Well folks, I have a confession to make.
I, Hannah Stahlhut, have a nasty competitive streak when it comes to writing.
The month of November, looming ahead of me, is a dark shadow prodding my competitive spirit. Every year in November authors around the world participate in National Novel Writing Month, or NaNoWriMo, taking on the challenge of writing 50,000 words in 30 days.
I was determined not to participate this year for two reasons. One, because I knew I would be busy with some home renovation projects in November and thus wouldn’t be able to complete the challenge without ripping my hair out. Two, because I know from experience that when I participate in NaNoWriMo I tend to become… obsessive. Last year I updated my word count on nanowrimo.org no less than 12 times every day. More than that, I logged in incessantly to see how my writing buddies were doing with the challenge, and with that, inevitably, I began comparing my own success to theirs.
This is a pit many writers fall into, and one I like to think I am too good for, but alas I am only human.
That’s part of the reason why I decided to do my own nanowrimo challenge, to bring a manuscript I am writing up to 50,000 words in September, a challenge I called #SeptemberNaNo. #SeptemberNaNo was great because I only had myself to compete against. It was still stressful, however, as I was constantly measuring my success based on word count, even when I know that a lot of the work behind writing a novel involves just thinking about your story, exploring options in your mind before adding them to the page. With much stress and a very frazzled few weeks. I completed my September challenge, giving myself full permission to sit back and be a cheerleader to all my friends participating in #NaNoWriMo during the traditional month of November.
That’s when I saw my friend Mallori‘s posts about writing in preparation for NaNoWriMo. Mallori is a fellow writer and close friend, and I have been excited for her knowing she hasn’t had the time to participate in NaNoWriMo in years past, much like I won’t have the time to participate this year. I was happily prepared to cheer her on from the sidelines, and to offer assistance as a beta reader later if she will allow me (please, Mallori?). All these supportive feelings of camaraderie dissolved momentarily, however, when I scrolled through my Facebook feed and saw her share on a serene image of her writing space. It included a frothy beverage on a clean table next to a fireplace, along with a caption that this is where she looks forward to writing during #NaNoWriMo. It was everything a writer dreams of for his or her work space. This image evoked not only a streak of jealousy for this idyllic writing scenario, but also a deep spirit of competition that is distinctly not supportive.
My competitive spirit, the same one that makes me obsess over my word count goals and toil over not keeping up with my friends, was threatening to make me feel underachieving and jealous of my close friends who are participating in the NaNo challenge. More than that, my competitive spirit was tempting me to participate in NaNoWriMo after all so I wouldn’t feel left out. So I could prove to myself for a third time that I can complete the challenge. So I too could write peacefully next to a fireplace with a comforting hot beverage.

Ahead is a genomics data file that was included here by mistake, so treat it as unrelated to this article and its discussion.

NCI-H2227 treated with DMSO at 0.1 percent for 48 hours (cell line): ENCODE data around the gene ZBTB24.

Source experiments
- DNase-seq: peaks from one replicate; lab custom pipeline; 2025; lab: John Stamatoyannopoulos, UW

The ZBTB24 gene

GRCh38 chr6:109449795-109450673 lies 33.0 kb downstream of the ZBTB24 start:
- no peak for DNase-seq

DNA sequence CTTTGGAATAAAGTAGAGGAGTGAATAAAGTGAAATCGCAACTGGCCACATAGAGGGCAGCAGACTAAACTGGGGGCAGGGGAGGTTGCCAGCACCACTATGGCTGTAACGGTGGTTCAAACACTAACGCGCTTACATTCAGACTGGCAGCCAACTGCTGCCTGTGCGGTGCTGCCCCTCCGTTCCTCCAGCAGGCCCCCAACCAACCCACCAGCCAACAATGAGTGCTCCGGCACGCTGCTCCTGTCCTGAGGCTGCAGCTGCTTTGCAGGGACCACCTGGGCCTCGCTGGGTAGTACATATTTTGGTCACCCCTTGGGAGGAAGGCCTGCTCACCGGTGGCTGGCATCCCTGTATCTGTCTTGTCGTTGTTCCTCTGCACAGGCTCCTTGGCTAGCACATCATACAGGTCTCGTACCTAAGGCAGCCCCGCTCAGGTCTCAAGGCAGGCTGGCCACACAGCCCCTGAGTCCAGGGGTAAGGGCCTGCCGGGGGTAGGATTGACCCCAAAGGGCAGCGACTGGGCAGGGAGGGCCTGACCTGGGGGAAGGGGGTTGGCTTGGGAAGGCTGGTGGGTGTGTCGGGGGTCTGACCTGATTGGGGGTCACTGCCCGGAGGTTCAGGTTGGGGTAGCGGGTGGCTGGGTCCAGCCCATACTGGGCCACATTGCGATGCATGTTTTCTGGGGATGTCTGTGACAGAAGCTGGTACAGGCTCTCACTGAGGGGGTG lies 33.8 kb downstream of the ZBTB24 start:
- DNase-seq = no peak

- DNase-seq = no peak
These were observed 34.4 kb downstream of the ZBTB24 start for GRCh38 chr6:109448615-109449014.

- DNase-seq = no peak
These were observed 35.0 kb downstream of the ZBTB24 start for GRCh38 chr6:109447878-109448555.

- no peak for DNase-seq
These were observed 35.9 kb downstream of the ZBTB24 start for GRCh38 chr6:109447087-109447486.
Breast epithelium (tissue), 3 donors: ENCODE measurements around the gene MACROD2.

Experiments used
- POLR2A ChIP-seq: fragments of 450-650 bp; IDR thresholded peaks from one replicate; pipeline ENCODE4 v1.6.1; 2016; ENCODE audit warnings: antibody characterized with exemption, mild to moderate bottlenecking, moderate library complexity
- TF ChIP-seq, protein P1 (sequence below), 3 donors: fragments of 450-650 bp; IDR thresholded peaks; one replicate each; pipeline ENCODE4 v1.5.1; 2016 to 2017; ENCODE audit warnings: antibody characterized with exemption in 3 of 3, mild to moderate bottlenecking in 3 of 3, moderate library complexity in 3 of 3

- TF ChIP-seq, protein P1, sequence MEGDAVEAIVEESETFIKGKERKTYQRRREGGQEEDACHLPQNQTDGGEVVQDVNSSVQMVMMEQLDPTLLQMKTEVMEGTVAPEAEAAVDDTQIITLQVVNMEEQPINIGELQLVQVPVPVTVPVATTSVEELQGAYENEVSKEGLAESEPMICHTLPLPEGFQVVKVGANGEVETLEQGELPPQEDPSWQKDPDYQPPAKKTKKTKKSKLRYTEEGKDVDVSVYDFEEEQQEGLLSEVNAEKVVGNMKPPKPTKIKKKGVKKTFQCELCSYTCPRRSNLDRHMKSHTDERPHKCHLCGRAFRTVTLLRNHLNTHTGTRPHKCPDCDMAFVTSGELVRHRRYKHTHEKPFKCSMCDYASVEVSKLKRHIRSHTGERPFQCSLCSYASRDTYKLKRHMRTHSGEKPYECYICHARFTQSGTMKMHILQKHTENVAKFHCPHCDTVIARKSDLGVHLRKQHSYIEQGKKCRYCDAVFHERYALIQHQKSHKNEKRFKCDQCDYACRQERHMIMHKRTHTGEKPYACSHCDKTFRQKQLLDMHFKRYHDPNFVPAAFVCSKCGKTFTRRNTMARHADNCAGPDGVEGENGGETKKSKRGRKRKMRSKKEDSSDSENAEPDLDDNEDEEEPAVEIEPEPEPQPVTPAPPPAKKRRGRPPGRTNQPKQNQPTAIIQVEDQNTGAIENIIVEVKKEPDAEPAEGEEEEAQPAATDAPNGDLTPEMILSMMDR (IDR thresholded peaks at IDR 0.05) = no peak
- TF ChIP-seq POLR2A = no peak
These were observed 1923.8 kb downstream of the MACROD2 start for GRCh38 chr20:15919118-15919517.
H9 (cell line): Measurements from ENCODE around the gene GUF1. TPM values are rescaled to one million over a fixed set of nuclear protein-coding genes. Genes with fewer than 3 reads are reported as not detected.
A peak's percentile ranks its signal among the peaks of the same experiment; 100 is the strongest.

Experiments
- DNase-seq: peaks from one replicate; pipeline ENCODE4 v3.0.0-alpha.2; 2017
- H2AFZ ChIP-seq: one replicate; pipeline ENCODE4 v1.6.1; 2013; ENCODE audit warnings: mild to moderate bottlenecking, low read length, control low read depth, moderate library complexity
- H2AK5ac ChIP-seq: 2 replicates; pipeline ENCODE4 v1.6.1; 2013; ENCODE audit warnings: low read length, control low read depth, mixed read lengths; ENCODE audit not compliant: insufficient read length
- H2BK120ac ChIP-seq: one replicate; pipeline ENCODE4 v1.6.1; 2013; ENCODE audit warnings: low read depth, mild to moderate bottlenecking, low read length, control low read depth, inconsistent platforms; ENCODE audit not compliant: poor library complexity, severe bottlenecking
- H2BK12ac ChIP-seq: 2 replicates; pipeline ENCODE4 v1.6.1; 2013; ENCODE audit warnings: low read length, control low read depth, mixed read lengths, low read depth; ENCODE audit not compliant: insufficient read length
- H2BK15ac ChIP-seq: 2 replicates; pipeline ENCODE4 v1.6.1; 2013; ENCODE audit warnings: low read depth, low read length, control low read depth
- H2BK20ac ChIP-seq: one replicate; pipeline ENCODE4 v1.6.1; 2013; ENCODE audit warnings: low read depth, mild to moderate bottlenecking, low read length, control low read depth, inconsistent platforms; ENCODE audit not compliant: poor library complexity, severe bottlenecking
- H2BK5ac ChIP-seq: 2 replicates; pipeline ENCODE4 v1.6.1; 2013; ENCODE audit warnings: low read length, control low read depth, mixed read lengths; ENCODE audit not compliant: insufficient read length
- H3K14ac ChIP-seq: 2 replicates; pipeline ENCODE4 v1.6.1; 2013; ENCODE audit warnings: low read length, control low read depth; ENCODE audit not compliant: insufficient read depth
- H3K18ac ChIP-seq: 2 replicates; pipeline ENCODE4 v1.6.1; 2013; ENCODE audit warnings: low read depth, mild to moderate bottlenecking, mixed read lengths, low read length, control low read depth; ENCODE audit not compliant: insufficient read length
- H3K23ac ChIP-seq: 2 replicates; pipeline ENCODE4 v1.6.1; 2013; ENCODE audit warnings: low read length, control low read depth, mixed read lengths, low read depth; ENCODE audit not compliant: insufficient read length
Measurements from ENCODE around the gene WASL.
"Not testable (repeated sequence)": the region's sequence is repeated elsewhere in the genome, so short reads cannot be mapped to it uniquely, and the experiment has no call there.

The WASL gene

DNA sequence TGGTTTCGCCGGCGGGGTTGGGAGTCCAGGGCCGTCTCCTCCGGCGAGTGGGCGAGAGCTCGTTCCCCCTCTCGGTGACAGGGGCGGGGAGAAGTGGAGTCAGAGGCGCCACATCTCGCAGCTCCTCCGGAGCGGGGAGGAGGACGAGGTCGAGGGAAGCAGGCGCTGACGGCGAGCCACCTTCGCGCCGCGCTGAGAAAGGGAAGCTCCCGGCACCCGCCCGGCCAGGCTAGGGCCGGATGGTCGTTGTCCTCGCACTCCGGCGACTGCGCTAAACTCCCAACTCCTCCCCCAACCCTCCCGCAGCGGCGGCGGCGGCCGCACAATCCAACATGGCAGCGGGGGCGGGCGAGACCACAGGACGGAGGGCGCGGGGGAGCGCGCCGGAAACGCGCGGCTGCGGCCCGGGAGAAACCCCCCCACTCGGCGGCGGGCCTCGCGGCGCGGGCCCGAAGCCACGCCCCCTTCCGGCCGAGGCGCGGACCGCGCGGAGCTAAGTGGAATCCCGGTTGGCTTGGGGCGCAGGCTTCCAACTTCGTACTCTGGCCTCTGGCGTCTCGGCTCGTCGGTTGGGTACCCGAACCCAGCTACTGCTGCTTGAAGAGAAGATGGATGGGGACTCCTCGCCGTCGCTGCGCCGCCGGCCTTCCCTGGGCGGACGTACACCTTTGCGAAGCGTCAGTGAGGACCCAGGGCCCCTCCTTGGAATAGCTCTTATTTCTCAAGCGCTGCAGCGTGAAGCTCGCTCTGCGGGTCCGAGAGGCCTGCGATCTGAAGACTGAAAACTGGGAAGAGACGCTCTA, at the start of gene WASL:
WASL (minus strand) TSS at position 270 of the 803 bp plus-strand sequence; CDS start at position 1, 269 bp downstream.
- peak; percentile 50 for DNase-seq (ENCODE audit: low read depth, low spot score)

Then I stopped and asked myself, Why can’t you do that without the challenge of 50,000 words?
That’s why I decided to have an intervention.
My name is Hannah, and I have a NaNoWriMo problem. I am constantly trying to measure my success by any means necessary – by my word count, by how well I’m doing compared to other writers, by how peaceful (or not so peaceful) my writing process is compared to the impressions I get from posts of other writers on social media. All of these things are detrimental, not motivating, forces in my creativity, and it stops here!
Thus, I have decided to set a new NaNoWriMo goal for myself, one that is challenging but achievable given my workload and my need for both a challenge and for a break from comparing myself against others:
I challenge myself to NOT check my word count numbers during the month of November.
It’s that simple.
I will focus this month on building positive writing habits. This includes working on my book every day, which may mean words on the page OR something as simple as researching medieval cures for the plague (sorry guys, there are dark times ahead in the Spirit Seeker Novels). Some of the most productive days in writing are the ones where you may not write a thing, and I need to get that through my thick brain.
More than that, I need to be supportive of my friends and stop comparing myself to them. We are all different in our lives and our writing processes, and what we need most is support. Support from within and from others in the writing community. This month I hope to better support myself and my friends with my #NaNoAnonymous challenge.
Have you ever found yourself obsessing over word count during NaNoWriMo? Are you suffering from feelings of inferiority because you cannot participate this year? Join me and begin the steps to recovery with the #NaNoAnonymous challenge.